Karl Lutz-Personal biography

Karl Lutz was born on March 30, 1895 in Walzenhasen, Switzerland, in the Appenzell canton. Nothing in his biography hinted that this Swiss civil servant, a seemingly drab diplomat, would one day become a Righteous Gentile, credited with saving the lives of tens of thousands of Jews.

1910-1913     Studies and apprenticeship at a textile mill in St. Margrethen.

1913               Moved to the United States

1913-1918     Worked in Granite City, Illinois USA

1918-1920     Studied at Central Wesleyan College in Missouri USA

1920               Worked in the Swiss embassy in Washington, DC

1920-1926     Worked in the Swiss consul corps at the Swiss embassy

1924               B.A., George Washington University, Washington DC

1926-1934     Swiss consul in Philadelphia and St. Louis

1935-1941     Vice-consul in Jaffa and in charge of representing Germany’s interests in Tel Aviv.

Lutz’s position as vice-consul in Jaffa (in British Mandate Palestine) served – as we now know today – as excellent preparation for his next appointment. On the one hand, he gained first-hand knowledge of the Jews, and on the other hand, he succeeded in earning the trust of the Germans – which would be very beneficial later on. Lutz was serving in Eretz Israel when World War II erupted. At the time, a few Germans were living in Eretz Israel – Templars who lived in Wilhelma and Sarona. Most of them were Nazi supporters and the British regime treated them as such. Switzerland represented the interests of Nazi Germany, such that Lutz found himself taking care of their diplomatic needs. He managed the negotiations for their exile from Eretz Israel, and the Germans were grateful to him for that.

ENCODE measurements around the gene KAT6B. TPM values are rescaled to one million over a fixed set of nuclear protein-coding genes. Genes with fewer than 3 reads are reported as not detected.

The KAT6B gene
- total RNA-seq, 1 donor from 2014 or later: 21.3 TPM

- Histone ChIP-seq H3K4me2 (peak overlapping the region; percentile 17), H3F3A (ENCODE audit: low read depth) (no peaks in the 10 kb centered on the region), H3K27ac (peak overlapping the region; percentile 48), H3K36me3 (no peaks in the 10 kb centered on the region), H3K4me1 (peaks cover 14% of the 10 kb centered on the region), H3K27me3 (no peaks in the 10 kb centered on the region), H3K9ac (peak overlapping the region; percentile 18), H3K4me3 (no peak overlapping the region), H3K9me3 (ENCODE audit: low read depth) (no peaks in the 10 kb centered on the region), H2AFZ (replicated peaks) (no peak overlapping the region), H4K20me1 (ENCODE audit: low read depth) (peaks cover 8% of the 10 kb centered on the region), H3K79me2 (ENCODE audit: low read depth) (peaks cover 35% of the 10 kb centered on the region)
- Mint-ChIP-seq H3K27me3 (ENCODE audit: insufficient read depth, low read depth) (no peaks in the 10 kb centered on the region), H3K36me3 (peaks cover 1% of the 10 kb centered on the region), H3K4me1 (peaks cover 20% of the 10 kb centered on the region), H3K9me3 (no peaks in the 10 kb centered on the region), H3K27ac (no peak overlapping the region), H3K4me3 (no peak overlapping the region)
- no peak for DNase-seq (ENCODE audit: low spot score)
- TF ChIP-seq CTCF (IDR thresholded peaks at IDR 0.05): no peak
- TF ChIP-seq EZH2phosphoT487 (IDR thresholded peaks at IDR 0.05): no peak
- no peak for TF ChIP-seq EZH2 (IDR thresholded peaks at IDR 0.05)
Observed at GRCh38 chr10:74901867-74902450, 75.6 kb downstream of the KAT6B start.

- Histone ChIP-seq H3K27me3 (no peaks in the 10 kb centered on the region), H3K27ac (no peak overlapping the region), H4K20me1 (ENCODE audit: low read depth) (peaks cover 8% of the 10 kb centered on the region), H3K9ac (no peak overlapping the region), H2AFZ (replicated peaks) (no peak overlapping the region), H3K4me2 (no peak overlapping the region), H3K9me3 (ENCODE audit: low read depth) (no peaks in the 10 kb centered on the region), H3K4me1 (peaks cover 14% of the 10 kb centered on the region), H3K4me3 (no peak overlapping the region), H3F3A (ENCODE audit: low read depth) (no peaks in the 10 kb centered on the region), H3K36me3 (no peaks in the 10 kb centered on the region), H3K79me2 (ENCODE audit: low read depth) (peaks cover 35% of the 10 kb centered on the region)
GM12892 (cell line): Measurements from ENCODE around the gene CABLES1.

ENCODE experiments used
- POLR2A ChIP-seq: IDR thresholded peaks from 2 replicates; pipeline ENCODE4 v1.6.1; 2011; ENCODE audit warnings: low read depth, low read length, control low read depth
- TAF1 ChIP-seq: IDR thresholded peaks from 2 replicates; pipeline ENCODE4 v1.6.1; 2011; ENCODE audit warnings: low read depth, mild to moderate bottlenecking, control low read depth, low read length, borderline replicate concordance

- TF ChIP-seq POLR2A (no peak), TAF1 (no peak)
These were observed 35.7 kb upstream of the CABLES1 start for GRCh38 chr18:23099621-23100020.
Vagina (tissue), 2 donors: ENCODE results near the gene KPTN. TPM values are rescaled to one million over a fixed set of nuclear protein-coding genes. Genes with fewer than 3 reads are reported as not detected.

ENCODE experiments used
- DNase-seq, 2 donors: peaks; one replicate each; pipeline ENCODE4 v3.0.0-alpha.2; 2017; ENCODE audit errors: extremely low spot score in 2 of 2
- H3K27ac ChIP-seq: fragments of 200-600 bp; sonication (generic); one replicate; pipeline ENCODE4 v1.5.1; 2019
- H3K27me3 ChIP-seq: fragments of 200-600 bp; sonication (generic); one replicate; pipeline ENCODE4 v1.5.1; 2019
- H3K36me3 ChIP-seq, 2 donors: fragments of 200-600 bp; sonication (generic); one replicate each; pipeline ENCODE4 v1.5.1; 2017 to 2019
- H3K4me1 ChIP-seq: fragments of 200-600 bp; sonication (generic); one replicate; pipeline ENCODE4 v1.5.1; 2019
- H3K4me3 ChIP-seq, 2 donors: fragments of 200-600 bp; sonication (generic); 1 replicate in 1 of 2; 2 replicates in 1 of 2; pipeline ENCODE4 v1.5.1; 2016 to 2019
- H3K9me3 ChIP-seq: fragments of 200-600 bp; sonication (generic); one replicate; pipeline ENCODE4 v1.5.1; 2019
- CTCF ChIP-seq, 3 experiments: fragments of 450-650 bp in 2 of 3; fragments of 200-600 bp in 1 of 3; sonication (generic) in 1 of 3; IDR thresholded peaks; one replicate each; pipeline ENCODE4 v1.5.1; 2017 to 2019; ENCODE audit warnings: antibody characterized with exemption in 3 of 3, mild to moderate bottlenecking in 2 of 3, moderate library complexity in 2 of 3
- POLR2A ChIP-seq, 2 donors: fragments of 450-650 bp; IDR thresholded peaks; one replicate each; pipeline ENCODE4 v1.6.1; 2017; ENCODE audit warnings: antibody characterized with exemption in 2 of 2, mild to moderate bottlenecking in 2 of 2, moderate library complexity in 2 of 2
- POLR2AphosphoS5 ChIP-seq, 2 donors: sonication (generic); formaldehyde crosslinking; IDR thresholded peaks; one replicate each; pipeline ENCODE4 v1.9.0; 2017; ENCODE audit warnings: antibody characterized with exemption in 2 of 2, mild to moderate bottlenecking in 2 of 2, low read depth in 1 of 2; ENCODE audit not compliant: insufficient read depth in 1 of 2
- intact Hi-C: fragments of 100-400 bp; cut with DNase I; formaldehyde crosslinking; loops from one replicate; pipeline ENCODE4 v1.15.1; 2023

In 1942 Lutz was sent to Budapest, to be the vice-consul there. When he found himself handling the interests of Britain in Budapest, he obtained the cooperation of the Nazis, who appreciated his work in Palestine. From his position in Budapest, Lutz was also able to help the Jews. Such are the strange paths of fate.

Lutz related that when he left for his post in Palestine, his mother told him, “Take care of my home, Israel.”

The Swiss government was not enthused, to put it mildly, by Lutz’s actions, which digressed from Switzerland’s official policy of neutrality, and following WWII he was assigned to minor positions until his retirement in 1961.

In 1964 Lutz was among the first to be awarded the title Righteous Gentile.

He died on February 13, 1975 in Bern, Switzerland.


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